Oncotarget

Research Papers:

Prostate stem cell antigen mRNA in blood is a predictor of survival after radical prostatectomy in patients with high-risk prostate cancer

Yoon Seok Suh, Jae Young Joung, Sung Han Kim, Jeong Eun Kim, Moon Kyung Choi, Weon Seo Park, Sang-Jin Lee, Ho Kyung Seo, Jinsoo Chung and Kang Hyun Lee _

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Oncotarget. 2018; 9:26291-26298. https://doi.org/10.18632/oncotarget.25207

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Abstract

Yoon Seok Suh1,*, Jae Young Joung1,*, Sung Han Kim1, Jeong Eun Kim1, Moon Kyung Choi2, Weon Seo Park2, Sang-Jin Lee3, Ho Kyung Seo1, Jinsoo Chung1 and Kang Hyun Lee1

1Department of Urology, Center for Prostate Cancer, Hospital, National Cancer Center, Goyang, Gyeonggi-do, Korea

2Department of Pathology, Center for Prostate Cancer, Hospital, National Cancer Center, Goyang, Gyeonggi-do, Korea

3Immunotherapeutics Branch, Research Institute, National Cancer Center, Goyang, Gyeonggi-do, Korea

*These authors contributed equally to this work

Correspondence to:

Kang Hyun Lee, email: uroonco@ncc.re.kr

Keywords: prostate stem cell antigen; prostate cancer; biochemical recurrence; survival

Received: September 04, 2017     Accepted: March 13, 2018     Published: May 29, 2018

ABSTRACT

Objectives: To investigate whether the preoperative detection of prostate stem cell antigen (PSCA) mRNA in blood has predictive value for biochemical recurrence, overall survival, and cancer-specific survival after radical prostatectomy in patients with high-risk prostate cancer.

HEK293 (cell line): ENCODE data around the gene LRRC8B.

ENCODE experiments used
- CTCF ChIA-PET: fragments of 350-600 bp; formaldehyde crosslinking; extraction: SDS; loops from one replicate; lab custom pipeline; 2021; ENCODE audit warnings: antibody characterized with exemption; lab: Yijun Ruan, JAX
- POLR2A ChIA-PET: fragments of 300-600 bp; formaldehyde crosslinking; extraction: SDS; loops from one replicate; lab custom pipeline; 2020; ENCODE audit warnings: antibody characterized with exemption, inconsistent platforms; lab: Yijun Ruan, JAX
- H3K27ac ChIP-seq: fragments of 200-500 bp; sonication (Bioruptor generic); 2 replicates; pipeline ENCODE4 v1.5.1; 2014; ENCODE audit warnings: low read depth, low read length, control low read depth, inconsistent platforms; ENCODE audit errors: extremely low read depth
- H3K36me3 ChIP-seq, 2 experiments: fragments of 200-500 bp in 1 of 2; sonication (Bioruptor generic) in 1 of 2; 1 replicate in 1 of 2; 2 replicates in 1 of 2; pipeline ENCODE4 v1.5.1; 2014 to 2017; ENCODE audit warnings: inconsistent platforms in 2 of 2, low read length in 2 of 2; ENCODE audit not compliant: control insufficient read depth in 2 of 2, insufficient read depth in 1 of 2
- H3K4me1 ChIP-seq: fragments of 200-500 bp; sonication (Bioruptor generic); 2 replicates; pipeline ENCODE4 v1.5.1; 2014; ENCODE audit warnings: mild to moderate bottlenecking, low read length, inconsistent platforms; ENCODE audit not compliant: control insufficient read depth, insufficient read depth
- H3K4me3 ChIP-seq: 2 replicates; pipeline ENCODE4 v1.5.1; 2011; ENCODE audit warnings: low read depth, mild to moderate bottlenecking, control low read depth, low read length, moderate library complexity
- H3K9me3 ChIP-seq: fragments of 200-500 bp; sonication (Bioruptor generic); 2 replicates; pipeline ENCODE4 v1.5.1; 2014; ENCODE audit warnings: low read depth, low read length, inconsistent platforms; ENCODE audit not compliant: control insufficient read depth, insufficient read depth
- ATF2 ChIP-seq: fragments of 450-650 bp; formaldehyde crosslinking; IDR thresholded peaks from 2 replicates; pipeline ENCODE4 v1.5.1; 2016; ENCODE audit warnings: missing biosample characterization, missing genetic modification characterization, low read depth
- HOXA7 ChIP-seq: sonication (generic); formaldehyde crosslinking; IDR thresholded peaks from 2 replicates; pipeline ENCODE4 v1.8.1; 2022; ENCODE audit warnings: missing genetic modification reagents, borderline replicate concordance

Results: Median age was 67 years (interquartile range: 63-71), and median follow-up was 41 months (interquartile range: 25–65). PSCA mRNA was detected in 151 patients (51.1%). Biochemical recurrence was developed in 101 patients (34.2%), and all-cause mortality and prostate cancer-specific mortality occurred in 17 (5.7%) and 8 (2.7%) patients, respectively. Kaplan–Meier analysis revealed significant differences in biochemical recurrence, overall survival, and cancer-specific survival according to PSCA mRNA positivity. Cox regression hazards model analysis showed that PSCA mRNA positivity was an independent predictor of biochemical recurrence, overall survival, and cancer-specific survival.

Conclusions: PSCA mRNA in the peripheral blood was related to poor prognosis. Detection of PSCA mRNA by polymerase chain reaction in peripheral blood can be used to predict survival after radical prostatectomy in patients with high-risk prostate cancer. Future study with larger cohort and long-term follow-up is required to confirm this finding.

Materials and methods: A total of 295 patients with high-risk prostate cancer scheduled to undergo radical prostatectomy were prospectively enrolled from 2008 to 2016. Nested reverse transcription polymerase chain reaction was used to detect cells with PSCA mRNA in peripheral blood. The predicting ability of PSCA mRNA positivity for biochemical recurrence, overall survival, and cancer-specific survival after radical prostatectomy was evaluated.


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